J.S. Bach: Two-Part Inventions 1, 3, 6, 7, 9, 10, 13. Kodály: Duo for Violin & Cello. Giordani: Duetto II. Martinu: Duo for Violin & Cello. Handel: Passacaglia
Arturo Delmoni, violin; Nathaniel Rosen, cello
John Marks Records JMR 15 (CD). John Marks, prod.; Jerry Bruck, eng. DDD. TT: 62:34
Kalman Rubinson Posted: Nov 29, 2004 Published: Nov 27, 2004 0 comments
For months now, I've been beating the drum for full-range center-channel speakers, to reproduce recordings with a true center-channel signal. There are many reasons for this.
Barry Willis Posted: Jun 06, 2010 Published: Feb 06, 1995 0 comments
Wandering through Tower Records the other night, I was struck by the amazing diversity of music available to us. There's music from every part of the globe, for every taste and interest, from "show-me-the-good-parts" compilations of classical highlights to obscure releases by unknown artists. There's music for the ecstatic, music for the angry, music for the straight, the gay, the bent, and the twisted. The subcategories replicate like rabbits, as if in a demographer's nightmare. Genus spawn species, which quickly mutates into subspecies, race, tribe: cult begets subcult.
John Atkinson Posted: Jun 26, 2009 Published: Sep 26, 2008 0 comments
In June 2007, I again recorded Minnesotan male choir Cantus live on location, this time in the glorious acoustic of Sauder Concert Hall at Goshen College, in Goshen, Indiana. The resultant CD, While You Are Alive (Cantus CTS-1208), is the eighth I have engineered of the group; it is a collection of 20th- and 21st-century works that explores, illuminates, and celebrates all stages of life, from birth to death.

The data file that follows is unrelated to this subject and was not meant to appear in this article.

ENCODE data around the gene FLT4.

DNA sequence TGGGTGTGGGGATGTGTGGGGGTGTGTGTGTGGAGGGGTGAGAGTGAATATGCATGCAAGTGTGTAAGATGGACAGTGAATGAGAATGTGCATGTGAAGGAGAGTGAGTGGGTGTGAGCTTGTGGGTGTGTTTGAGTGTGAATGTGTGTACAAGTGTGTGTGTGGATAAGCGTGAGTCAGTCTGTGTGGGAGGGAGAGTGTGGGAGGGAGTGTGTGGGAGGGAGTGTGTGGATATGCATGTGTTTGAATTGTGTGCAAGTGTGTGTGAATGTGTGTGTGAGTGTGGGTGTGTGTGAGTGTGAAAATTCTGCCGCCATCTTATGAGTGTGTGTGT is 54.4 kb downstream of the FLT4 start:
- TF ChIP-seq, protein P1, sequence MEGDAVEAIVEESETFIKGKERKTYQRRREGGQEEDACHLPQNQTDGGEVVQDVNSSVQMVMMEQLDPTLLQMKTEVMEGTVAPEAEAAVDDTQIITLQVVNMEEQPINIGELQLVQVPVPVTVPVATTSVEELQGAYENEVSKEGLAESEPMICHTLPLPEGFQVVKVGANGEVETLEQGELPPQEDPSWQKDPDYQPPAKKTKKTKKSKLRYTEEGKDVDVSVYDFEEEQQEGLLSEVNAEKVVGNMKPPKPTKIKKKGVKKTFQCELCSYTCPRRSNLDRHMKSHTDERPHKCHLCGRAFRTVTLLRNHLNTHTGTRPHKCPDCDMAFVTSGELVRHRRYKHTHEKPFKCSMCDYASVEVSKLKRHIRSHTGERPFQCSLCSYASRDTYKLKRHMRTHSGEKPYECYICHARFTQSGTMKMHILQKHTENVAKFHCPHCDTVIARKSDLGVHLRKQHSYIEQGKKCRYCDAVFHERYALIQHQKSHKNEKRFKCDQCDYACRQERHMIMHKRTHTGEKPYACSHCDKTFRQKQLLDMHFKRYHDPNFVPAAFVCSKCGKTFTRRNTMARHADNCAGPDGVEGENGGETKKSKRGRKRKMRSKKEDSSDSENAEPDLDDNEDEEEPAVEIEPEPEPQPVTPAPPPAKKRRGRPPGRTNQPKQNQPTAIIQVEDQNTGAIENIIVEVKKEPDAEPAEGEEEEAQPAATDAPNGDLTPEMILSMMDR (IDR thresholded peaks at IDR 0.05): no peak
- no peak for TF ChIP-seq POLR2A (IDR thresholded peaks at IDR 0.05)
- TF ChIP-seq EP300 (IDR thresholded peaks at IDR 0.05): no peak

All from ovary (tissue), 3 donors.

Stereophile Staff Posted: Jun 26, 2009 Published: Dec 26, 2007 1 comments
Stereophile's seventh CD of Minnesotan male choir Cantus, called with delightful originality Cantus (CTS1207) and recorded at 88.2kHz with 24-bit resolution, is now available from our e-commerce page, for $16.95 plus S&H.
John Atkinson Posted: Jan 09, 2002 0 comments
Just who were these guys?—Wes Phillips
John Atkinson Posted: Sep 03, 1989 0 comments
Why had a high-end hi-fi magazine felt the need to produce a classical LP when the thrust of real record companies in 1989 is almost exclusively toward CD and cassette? Why did the magazine's editors think they had a better chance than most experienced professional engineers in making a record with audiophile sound quality? Were they guilty of hubris in thinking that the many years between them spent practicing the profession of critic would qualify them as record producers?
John Atkinson Posted: Jul 18, 2004 Published: Aug 01, 2004 0 comments
The upbeat is the most magic moment in classical music making. Before the conductor brings down his baton for the downbeat, anything and everything are possible in the musical journey that is about to begin. And the upbeat to Mozart's sublime Clarinet Concerto that conductor Robert Bailey was about to give in London's Henry Wood Hall last November gave me an extra frisson—as producer of the recording sessions, I would have to pronounce instant judgment on everything I was about to hear.

Pages

X
Enter your Stereophile.com username.
Enter the password that accompanies your username.
Loading